The city of Portsmouth is considering requiring pawnbrokers and second hand dealers report items purchased by their business to an online clearinghouse on a daily basis.
LeadsOnline is the nation’s largest online investigation system for law enforcement, providing rapid electronic access to transactions from thousands of reporting businesses including scrap metal processors, secondhand stores, Internet drop-off stores, and pawn shops across the country, as well as critical information from eBay listings for criminal investigations.
Recently City Solicitor John Haas was approached by members of the Portsmouth Police Department regarding the potential use of LeadsOnline for information that would assist the department in the investigation, prosecution and return of stolen property to its rightful owners. After Haas researched the issue, draft legislation was prepared. It was presented to Portsmouth City Council during the City Manager’s Conference Agenda Monday night.
“LeadsOnline provides for a more efficient means of reporting for the businesses,” Portsmouth Police Chief Robert Ware said. “It also protects property owners in that we can more easily recover stolen property that’s pawned unbeknownst to the business owner.”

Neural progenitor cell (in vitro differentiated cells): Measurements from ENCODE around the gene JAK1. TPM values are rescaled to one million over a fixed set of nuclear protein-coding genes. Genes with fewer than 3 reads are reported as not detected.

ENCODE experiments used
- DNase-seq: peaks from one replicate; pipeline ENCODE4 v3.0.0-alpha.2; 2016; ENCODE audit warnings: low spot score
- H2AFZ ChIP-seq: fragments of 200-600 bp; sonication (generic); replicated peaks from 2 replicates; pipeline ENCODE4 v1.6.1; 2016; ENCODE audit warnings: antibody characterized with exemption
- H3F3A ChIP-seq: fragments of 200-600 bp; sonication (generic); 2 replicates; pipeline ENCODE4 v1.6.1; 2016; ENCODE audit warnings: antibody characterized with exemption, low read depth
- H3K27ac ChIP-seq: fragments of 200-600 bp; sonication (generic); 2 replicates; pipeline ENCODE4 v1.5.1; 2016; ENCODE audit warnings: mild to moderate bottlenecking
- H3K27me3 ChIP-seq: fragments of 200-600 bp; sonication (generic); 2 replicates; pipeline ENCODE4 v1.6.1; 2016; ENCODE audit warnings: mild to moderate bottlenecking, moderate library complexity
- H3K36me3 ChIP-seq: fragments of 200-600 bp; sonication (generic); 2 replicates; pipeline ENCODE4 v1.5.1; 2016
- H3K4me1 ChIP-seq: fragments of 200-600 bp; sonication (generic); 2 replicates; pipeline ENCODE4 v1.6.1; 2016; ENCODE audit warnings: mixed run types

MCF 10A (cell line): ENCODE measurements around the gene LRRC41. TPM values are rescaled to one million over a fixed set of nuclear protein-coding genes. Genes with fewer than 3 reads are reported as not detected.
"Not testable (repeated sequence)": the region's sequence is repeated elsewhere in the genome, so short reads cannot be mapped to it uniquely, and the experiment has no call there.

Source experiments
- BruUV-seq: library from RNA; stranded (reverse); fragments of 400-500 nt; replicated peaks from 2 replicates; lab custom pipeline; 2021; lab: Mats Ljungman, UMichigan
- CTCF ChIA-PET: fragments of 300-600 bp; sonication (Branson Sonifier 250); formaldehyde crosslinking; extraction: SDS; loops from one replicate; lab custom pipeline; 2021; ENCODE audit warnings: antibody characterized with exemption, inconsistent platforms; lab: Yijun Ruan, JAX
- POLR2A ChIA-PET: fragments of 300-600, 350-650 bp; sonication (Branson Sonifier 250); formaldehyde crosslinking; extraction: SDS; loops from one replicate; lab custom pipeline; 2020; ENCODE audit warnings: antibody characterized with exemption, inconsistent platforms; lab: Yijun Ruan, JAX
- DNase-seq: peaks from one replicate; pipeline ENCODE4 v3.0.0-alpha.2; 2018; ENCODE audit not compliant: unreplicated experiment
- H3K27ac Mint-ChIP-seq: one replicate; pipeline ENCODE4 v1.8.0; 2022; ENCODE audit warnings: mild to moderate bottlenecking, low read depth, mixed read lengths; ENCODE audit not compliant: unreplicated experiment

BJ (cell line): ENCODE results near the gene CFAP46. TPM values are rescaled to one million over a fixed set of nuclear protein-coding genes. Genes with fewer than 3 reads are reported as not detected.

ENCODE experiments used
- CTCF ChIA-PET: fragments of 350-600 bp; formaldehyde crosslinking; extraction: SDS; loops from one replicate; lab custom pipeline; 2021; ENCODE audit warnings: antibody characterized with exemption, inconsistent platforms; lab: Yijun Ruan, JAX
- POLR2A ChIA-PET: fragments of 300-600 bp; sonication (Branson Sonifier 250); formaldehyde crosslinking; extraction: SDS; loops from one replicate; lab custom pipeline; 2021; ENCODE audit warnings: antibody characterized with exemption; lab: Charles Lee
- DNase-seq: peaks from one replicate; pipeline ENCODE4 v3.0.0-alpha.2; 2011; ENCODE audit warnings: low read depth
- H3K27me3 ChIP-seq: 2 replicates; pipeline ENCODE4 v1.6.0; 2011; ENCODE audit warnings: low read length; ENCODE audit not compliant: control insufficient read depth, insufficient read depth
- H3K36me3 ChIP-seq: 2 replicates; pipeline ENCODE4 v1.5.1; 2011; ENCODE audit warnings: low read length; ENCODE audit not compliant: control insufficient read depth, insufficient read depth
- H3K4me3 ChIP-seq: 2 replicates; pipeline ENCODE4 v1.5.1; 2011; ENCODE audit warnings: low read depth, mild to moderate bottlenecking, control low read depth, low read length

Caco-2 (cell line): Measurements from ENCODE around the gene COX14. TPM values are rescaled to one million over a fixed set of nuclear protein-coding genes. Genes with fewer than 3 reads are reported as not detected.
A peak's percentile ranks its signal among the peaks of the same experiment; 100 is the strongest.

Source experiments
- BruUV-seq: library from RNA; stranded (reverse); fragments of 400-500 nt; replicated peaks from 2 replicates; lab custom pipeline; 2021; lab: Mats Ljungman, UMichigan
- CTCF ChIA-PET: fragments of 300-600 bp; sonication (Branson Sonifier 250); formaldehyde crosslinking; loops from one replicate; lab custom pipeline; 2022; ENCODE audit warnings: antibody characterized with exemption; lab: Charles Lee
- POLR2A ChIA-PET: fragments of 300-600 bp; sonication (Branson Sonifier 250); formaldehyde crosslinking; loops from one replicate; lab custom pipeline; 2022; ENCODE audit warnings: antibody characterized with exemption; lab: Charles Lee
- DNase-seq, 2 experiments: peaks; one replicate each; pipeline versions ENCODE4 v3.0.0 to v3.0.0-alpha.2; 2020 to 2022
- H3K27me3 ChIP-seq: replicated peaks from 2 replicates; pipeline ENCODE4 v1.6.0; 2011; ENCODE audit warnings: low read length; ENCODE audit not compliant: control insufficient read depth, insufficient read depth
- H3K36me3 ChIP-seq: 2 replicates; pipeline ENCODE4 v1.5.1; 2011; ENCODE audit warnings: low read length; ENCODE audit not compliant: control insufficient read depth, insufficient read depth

In his narrative, Allen said passage of the ordinance will have the effecgt of reducing the amount of stolen items being sold by criminals to pawnbrokers and second hand dealers by requiring the immediate reporting of property purchased so that law enforcement can compare the lists to items reported stolen by victims of crime. Currently, detectives are required to search paper records from pawnbrokers and there are no records from local second hand dealers. Once the system is in place, the police department believes it can be used to curb some of the property crimes in the city of Portsmouth as it will be harder for criminals to turn their stolen goods into cash.
“There is also a segment in there (LeadsOnline) where the residents can record their property information,” Ware said. “And then if that is pawned anywhere in the United States by participating businesses, then it will alert local law enforcement.”
Ware said when they first demonstrated it to him he was asked to give them the serial number of a stolen firearm. He gave the instructor the serial number and she ran it through the system and located it in a pawn shop in Columbus.
“It’s something that the businesses have had to do all along, except they do it by paper, by pawn ticket, by report,” Ware said. “Now this is all electronic. It’s free to them. They just enter it into the database and that fulfills the requirement of reporting to us.”
The system, if adopted, will likely receive hundreds of transactions each month from businesses taking in merchandise from the public, the vast majority of the transactikons are legitimate, but some will be instrumental in solving area residents’ cases. With it being required by ordinance, all businesses accepting merchandise from the public will report electronically.
LeadsOnline is the easiest and safest way to report transactions, helping you, your community, and law enforcement.